TAMPA — Nearly 25 years ago, Dr. Patricia Emmanuel treated the most fragile victims of the emerging AIDS epidemic: babies born to infected mothers.
But she doesn't see many young children any more.
"We've kind of put ourselves out of business when it comes to children with HIV (the virus that causes AIDS), which is fabulous," said Emmanuel, a University of South Florida professor and pediatric infectious disease specialist. "How have we eliminated it? We test every mother who's pregnant."
It was a significant and, at the time, controversial turning point in the history of the disease. The evolution continued earlier this month when the U.S. Preventive Services Task Force proposed all Americans ages 15 to 64 get an HIV test at least once — even if they aren't considered at high risk for the virus.
Last year, Emmanuel, 52, helped write similar guidelines for the American Academy of Pediatrics, recommending testing for teens ages 16 and older.
Emmanuel spoke with the Tampa Bay Times about the significance of the new proposed guidelines, particularly in adolescent care. What follows is an edited transcript.
How did you reach the recommendation to start with teens?
At least 25 percent, maybe upward of 50 percent, of new infections are in that younger age group, up to age 25. … So that's a really vulnerable population that doesn't access care and testing as much. Taking a test is also an opportunity to teach prevention. Many of (the tests) are going to be negative. But it's an opportunity to talk about sexual risk.
So when this recommendation came out, did you catch some flak for it?
We had to be very sure of the epidemiology, and there was a fair amount of controversy. First of all, there are so many recommendations for pediatricians that if you took all of them they would never get through a visit. Then also I think physicians feel like there are such differences based on where they practice. Say an area of very low prevalence, a state like Minnesota, or in rural areas, why should they be tested? So there was a lot of discussion about that because you're trying to make a recommendation across the board.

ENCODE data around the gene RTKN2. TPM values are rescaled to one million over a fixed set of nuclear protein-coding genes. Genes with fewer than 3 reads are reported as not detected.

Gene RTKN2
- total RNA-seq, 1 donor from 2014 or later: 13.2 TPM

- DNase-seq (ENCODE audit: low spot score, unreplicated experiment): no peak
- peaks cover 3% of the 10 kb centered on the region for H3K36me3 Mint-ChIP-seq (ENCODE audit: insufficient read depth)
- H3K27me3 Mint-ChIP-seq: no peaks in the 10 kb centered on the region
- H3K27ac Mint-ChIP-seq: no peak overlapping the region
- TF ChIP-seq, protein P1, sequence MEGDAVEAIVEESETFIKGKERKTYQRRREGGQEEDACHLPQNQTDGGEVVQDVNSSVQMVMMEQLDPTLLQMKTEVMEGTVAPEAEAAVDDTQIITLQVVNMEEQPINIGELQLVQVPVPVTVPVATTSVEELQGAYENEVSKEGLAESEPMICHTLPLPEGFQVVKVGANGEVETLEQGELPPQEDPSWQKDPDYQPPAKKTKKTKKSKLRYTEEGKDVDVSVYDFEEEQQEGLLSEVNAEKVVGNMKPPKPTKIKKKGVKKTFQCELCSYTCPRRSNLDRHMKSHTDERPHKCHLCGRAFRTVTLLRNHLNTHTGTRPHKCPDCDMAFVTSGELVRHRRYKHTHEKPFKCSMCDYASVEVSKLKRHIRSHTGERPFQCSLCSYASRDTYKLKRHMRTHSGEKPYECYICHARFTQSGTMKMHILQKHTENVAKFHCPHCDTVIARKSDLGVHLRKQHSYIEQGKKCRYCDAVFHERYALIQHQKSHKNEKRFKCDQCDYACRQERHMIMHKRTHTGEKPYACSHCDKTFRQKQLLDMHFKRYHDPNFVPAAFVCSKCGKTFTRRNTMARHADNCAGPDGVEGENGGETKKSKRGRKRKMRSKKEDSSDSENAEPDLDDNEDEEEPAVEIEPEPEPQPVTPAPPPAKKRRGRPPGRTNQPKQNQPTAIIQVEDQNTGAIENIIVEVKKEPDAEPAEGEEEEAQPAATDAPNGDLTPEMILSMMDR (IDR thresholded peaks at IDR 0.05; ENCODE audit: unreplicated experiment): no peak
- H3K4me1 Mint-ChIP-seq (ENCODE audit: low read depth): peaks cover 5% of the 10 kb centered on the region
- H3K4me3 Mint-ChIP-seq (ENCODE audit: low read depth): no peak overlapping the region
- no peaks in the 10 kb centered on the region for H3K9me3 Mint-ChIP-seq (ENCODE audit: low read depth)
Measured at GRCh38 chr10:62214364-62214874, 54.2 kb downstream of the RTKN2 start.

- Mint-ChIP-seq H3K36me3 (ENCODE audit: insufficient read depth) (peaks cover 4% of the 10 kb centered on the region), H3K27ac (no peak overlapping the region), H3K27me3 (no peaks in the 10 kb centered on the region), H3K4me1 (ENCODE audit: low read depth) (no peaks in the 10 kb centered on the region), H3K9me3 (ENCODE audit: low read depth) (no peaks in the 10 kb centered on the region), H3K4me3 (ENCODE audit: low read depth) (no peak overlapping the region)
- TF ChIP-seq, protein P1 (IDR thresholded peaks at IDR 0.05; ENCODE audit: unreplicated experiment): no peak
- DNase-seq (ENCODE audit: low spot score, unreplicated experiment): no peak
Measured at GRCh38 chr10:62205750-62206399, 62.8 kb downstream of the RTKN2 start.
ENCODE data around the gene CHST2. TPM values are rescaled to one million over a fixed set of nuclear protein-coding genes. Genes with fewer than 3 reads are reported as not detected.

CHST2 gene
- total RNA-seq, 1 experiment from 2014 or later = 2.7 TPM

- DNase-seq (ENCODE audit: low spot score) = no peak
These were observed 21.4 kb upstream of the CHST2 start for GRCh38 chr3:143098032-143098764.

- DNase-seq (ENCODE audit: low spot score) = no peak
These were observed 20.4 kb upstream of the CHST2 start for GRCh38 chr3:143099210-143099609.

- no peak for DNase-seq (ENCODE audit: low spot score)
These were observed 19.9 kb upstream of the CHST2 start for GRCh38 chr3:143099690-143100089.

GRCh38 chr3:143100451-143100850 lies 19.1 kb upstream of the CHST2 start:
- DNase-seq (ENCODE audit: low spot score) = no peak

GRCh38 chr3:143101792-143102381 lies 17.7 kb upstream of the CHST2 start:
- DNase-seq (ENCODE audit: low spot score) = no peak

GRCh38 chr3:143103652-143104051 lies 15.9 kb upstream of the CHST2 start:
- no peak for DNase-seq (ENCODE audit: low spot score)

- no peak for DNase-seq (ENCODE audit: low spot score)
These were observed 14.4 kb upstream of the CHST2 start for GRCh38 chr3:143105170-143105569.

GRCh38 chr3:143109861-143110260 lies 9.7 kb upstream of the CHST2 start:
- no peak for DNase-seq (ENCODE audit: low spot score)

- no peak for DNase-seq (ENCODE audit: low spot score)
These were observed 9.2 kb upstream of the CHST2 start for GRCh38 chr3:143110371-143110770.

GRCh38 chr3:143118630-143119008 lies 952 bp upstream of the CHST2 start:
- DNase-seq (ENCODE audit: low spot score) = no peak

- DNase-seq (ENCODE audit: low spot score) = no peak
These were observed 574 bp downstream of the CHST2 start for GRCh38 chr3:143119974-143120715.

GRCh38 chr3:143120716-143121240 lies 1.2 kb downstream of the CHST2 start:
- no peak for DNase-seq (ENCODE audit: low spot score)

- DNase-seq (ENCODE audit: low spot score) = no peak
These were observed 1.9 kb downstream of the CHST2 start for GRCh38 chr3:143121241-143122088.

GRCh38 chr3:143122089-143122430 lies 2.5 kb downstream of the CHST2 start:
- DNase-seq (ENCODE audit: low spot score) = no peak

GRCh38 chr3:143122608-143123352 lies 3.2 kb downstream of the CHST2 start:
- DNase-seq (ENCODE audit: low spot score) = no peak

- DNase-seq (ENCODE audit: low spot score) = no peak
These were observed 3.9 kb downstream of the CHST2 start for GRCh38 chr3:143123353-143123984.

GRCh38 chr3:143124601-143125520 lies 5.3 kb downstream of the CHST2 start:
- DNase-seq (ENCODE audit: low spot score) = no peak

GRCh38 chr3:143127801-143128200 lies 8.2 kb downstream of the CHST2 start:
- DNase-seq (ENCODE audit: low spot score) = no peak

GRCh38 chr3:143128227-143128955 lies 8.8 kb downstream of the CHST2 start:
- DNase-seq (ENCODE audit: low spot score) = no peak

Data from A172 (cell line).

How do teens usually find out they have HIV?
In cities we have testing sites and outreach centers, like we have a clinic in Ybor that does testing. In rural areas, there's not as much access to testing. At least half of them get it at a health care provider.
There are studies that show people with HIV are usually seen in emergency rooms three or four times before they get tested. So we're trying to encourage routine testing in emergency room settings … because if you come for a reason to a doctor it usually means it's more advanced. And the more advanced, the longer it takes to respond to the medication.
One part is, obviously, to diagnose cases earlier. But is part of it also to reduce the stigma of HIV testing?
Absolutely. It's a test just like any other test, but because of the history of HIV, the way it started and how much stigma was associated with it 20 years ago, it has been treated differently. And it needs to stop getting treated differently.
The challenge for pediatricians, of course ... is healthy kids don't get a lot of blood work. But the idea is that it'd be a routine, "Today, we're going to check your hemoglobin and do your HIV test."
Do you ask them about their sexual activity at that point?
You really hope that's part of the discussion. ... I'd envision this as a test in the late teenage years, as they segue into adult care or go off to college. … One thing we don't do well as pediatricians is getting into issues of sexual orientation and that's where we're having the highest epidemic — young men who have sex with men, especially in our minority population, who may not identify as homosexual.
When the Centers for Disease Control and Prevention recommended young girls get the HPV vaccine, it became a political issue. Do you foresee anything similar with this?
We certainly worried about it with the (American Academy of Pediatrics)... But I think from a medical standpoint people are embracing, "Just get the test." The FDA just approved a 20-minute home test. It's $40 and at Walgreens. … Before, it had to be a trained counselor and you had to get the results in person, so that's really evolved. I think where the backlash will be is on the financial side. How much more can insurers pay? I think that's an issue.
Jodie Tillman can be reached at (813) 226-3374 or email@example.com.